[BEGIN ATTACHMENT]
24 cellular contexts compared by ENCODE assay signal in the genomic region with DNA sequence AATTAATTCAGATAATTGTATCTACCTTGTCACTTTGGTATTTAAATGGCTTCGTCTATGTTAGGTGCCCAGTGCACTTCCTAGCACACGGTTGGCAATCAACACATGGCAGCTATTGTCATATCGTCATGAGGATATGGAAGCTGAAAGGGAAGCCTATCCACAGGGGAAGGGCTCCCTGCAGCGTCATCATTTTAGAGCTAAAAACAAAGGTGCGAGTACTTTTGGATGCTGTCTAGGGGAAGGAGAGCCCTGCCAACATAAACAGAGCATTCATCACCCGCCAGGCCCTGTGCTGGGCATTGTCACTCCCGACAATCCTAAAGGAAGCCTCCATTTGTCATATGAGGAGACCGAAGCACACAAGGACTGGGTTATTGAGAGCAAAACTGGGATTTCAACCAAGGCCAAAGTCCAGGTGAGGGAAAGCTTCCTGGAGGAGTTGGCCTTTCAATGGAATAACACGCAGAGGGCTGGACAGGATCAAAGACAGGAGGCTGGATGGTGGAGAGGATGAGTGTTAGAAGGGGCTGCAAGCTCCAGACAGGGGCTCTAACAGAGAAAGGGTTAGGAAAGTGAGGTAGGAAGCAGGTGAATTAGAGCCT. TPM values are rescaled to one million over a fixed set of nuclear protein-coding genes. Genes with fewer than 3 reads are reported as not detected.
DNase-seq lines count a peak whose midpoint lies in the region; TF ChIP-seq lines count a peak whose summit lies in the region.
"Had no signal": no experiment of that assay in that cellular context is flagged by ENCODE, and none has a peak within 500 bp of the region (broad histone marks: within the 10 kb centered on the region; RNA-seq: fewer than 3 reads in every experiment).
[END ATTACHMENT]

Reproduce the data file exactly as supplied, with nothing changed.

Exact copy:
24 cellular contexts compared by ENCODE assay signal in the genomic region with DNA sequence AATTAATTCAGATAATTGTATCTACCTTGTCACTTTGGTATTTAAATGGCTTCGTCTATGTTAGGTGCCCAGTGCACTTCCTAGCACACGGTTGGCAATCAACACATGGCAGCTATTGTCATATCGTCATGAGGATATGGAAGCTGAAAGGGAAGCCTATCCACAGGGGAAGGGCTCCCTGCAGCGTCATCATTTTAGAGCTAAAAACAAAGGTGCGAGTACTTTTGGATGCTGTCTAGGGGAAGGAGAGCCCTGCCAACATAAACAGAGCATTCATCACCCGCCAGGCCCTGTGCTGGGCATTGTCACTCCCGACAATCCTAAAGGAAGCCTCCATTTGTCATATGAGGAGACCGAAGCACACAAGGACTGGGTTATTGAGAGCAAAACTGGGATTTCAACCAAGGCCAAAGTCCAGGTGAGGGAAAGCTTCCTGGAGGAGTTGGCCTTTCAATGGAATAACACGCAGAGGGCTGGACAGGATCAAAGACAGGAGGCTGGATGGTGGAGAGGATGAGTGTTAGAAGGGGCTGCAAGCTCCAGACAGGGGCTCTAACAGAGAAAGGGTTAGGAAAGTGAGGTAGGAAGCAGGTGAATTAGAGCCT. TPM values are rescaled to one million over a fixed set of nuclear protein-coding genes. Genes with fewer than 3 reads are reported as not detected.
DNase-seq lines count a peak whose midpoint lies in the region; TF ChIP-seq lines count a peak whose summit lies in the region.
"Had no signal": no experiment of that assay in that cellular context is flagged by ENCODE, and none has a peak within 500 bp of the region (broad histone marks: within the 10 kb centered on the region; RNA-seq: fewer than 3 reads in every experiment).